Skip to content

I'm a lockdown Odysseus: Why Assassin's Creed is my go-to game

While others found tabletop simulators and and online D&D helped overcome their isolation, I found that I didn't want my odyssey to end.

Peta Greenfield
Peta Greenfield
3 min read
I'm a lockdown Odysseus: Why Assassin's Creed is my go-to game

Lockdowns have become an increasingly familiar part of our year of the plague 2020. This brings with it altered mindsets as we are cut off from the real-world social ties that nourish us and confirm our place in reality.

The fact that we’re living through this health crisis with the ability to also be online means we are part of an utterly unique moment in human history. While we experience physical distance similar to other epochs, our capacity for connection has never made our understanding of isolation so conflicted.

We are both trapped alone in a space and yet mentally unfettered.

This produces a whole range of weird effects from Zoom fatigue (big shout out to the unlucky software providers whose video comms tech failed to get them into the illustrious position of naming a hitherto unknown condition), to strange dream cycles.

At this point, is it even a question that our gaming patterns have also changed?

Lockdown, Locked In

I’m normally an avid board-gamer but lockdown me wasn’t able to do it. Many of my core crew switched pretty seamlessly into tabletop simulators with evening dates on Discord not at the dining table.

For some reason I couldn’t. I thought about it. I tried a couple of times. But somewhere between the existential anxiety, I hadn’t reconciled myself to the mental separation from work while I basically lived my whole day in the same room. The simulated boardgames felt beyond me.

What’s for certain is that the lockdown effect takes a hold of us in different ways. Some friends built a new social life that revolved around social gaming, a spot of D&D here, a little simulated boardgames there. But I retreated. I began my odyssey.

My love of Assassin’s Creed didn’t just happen in 2020. It started with a huge moment of assessing what my life meant which I navigated with the simple game play of Assassin’s Creed II, the beautiful architecture of 15th century Florence, and the mindless killing of random guards.

With Assassin’s Creed Origins it was clear that the gameplay had been stepped up a little, but the core simplicity was still there. But Assassin’s Creed Odyssey is where I fled to during lockdown.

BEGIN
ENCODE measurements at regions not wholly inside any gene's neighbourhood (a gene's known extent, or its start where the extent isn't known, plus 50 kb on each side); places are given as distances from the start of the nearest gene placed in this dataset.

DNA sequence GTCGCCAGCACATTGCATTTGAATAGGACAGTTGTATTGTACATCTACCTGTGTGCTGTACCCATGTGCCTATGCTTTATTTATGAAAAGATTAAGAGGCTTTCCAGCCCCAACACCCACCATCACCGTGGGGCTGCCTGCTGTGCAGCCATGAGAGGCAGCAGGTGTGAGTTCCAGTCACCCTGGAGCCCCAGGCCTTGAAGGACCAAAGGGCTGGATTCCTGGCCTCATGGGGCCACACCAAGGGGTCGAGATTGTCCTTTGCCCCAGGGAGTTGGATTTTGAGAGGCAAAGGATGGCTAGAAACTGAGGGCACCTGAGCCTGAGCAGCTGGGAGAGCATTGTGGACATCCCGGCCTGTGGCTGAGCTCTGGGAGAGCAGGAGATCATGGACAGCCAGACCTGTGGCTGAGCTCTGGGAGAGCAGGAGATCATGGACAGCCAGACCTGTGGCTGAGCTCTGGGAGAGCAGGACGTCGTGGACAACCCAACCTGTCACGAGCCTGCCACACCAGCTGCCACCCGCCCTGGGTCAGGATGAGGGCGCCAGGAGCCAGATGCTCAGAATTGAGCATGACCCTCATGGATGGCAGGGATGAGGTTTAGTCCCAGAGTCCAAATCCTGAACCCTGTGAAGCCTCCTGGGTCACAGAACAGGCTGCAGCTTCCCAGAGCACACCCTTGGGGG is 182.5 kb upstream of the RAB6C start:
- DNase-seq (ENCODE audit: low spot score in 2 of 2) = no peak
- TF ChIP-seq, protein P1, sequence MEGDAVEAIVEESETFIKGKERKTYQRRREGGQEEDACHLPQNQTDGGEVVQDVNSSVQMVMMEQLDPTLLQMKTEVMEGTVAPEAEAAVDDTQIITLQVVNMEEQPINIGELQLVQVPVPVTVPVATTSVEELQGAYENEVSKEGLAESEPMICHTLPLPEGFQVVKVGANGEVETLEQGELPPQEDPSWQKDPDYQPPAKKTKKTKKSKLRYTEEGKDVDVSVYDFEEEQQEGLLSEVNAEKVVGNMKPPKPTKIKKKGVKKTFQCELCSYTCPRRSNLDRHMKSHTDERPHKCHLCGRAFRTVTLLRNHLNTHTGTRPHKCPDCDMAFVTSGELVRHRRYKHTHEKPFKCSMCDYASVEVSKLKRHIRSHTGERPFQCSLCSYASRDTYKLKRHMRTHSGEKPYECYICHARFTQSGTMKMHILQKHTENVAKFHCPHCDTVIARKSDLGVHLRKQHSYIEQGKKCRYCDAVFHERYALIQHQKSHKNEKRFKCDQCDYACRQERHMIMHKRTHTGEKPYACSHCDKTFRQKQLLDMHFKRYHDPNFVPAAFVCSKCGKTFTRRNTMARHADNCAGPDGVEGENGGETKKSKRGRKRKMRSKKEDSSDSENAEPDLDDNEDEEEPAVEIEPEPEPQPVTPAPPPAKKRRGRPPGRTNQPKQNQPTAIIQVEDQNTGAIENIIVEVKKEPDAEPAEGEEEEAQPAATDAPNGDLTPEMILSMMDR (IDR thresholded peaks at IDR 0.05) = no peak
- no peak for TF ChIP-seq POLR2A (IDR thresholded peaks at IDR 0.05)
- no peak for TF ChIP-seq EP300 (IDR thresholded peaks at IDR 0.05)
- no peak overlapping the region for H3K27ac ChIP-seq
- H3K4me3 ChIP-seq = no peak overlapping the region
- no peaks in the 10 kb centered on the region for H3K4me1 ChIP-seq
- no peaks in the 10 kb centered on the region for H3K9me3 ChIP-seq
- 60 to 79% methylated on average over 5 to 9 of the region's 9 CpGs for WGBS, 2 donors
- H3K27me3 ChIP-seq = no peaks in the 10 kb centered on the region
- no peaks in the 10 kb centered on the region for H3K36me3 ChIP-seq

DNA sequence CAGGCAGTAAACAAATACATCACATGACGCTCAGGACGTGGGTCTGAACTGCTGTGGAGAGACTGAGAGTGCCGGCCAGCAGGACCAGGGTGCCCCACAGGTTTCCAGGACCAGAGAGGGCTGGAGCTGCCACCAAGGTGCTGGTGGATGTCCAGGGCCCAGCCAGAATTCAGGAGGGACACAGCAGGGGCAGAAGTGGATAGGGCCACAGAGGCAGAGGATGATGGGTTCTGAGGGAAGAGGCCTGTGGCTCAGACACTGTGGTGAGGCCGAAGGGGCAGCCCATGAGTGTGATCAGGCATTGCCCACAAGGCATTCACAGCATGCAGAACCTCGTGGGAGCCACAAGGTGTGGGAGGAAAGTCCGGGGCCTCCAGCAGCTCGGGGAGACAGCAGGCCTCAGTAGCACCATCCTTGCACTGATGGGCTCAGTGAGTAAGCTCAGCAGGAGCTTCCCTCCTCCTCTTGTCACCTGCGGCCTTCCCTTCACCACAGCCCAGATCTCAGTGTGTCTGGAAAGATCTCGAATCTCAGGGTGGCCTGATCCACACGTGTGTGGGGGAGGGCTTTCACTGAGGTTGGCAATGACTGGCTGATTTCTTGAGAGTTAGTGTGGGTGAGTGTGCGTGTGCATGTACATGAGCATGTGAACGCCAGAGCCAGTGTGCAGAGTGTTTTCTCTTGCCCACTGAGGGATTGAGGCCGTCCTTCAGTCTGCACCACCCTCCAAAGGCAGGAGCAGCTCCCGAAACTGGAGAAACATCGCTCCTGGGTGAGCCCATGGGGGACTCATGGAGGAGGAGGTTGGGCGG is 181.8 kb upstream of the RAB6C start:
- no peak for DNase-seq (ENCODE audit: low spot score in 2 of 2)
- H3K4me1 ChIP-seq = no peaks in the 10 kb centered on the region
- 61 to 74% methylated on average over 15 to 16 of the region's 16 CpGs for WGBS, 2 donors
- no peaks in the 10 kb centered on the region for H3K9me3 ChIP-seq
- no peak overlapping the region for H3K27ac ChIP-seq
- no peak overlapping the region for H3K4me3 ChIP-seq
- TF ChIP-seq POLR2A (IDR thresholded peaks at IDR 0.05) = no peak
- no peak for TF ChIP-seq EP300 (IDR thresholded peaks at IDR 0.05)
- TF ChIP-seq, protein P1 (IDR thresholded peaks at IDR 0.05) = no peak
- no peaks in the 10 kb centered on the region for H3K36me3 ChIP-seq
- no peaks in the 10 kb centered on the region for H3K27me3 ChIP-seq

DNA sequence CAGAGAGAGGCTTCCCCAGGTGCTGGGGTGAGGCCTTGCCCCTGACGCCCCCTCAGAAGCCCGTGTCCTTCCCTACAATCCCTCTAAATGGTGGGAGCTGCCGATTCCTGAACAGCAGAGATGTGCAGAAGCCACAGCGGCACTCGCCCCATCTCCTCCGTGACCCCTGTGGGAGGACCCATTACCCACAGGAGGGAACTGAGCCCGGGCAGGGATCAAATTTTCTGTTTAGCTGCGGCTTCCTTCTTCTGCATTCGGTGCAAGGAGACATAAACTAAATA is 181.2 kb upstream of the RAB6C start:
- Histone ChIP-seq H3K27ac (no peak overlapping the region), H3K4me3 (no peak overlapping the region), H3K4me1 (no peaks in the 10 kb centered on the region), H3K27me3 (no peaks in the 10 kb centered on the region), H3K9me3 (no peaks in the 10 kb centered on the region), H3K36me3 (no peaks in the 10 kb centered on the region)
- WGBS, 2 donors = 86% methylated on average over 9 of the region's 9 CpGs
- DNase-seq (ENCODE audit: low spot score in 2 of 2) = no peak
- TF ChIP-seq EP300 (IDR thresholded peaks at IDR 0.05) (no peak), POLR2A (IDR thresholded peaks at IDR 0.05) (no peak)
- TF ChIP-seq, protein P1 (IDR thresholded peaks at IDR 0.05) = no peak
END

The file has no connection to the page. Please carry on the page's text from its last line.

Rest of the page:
Embracing Odysseus

Prologue: I had already played through most of the core quest lines by the time the lockdown began. I was also pretty determined not to buy any of the additional downloadable content (Oh reader, I failed at that naive dream).

The quests I set were now my own. It’s an open world with a series of regenerating small quests if I needed the quick fix of reaching an attainable goal. Sanity seemed too much of a stretch.

Acts 1-5: I had an odyssey to attend to. I, Kassandra, would discover the entire map on foot.

And this really brings me to the point. The ancient Greek world created by the Ubisoft team is soooo idealistic as to appear to be paradise.

From the snow topped hills of Laconia, to the gorgeously summer-drenched isles of Naxos, Paros, and Mykonos, it is uniformly gorgeous. I would wander happily for hours enjoying sunlit fields and dusk over the mountain of Boeotia.

I was thankful I had the capacity to at least pretend the outside world wasn’t falling in on itself.

The power of wandering in open world games is well recognised and as lockdowns began, the recommendations to just take an online walk started to flow in. It’s not a cure for missing your family and friends, but it gives you an illusion of a more idyllic time.

The real value of open world games is the capacity for autonomy. The choice to wander off the narrative path and to define your own small goals. Part of my mapping odyssey was to visit every question mark, but I wasn’t in any rush.

I didn’t magically summon my rainbow unicorn horse to quicken the pace. I didn’t want my odyssey to end.

In games as in life, sometimes it’s how you get there that matters.

Art & CultureGamesUbisoft

Peta Greenfield Twitter

Peta is a historian and podcaster who loves nothing more than dusting off old books and reading about obscure priestesses and Roman consuls.

Related Posts

Exploding Kittens makes offline games for terminally online families

Making games is hard, but the Exploding Kittens company is nailing simple rules with super fun concepts that give great reasons for spending time together around the table.

Exploding Kittens makes offline games for terminally online families

Catan Australian championships are heating up this winter

Traders rejoice, the Catan national tournament is underway to crown an Aussie champ ahead of the 2025 World Championships.

Get an epic free house in Elder Scrolls Online this month

An amazing desert abode is yours for the taking if you login just three times this month – part of Elder Scrolls Online's 10th anniversary celebrations.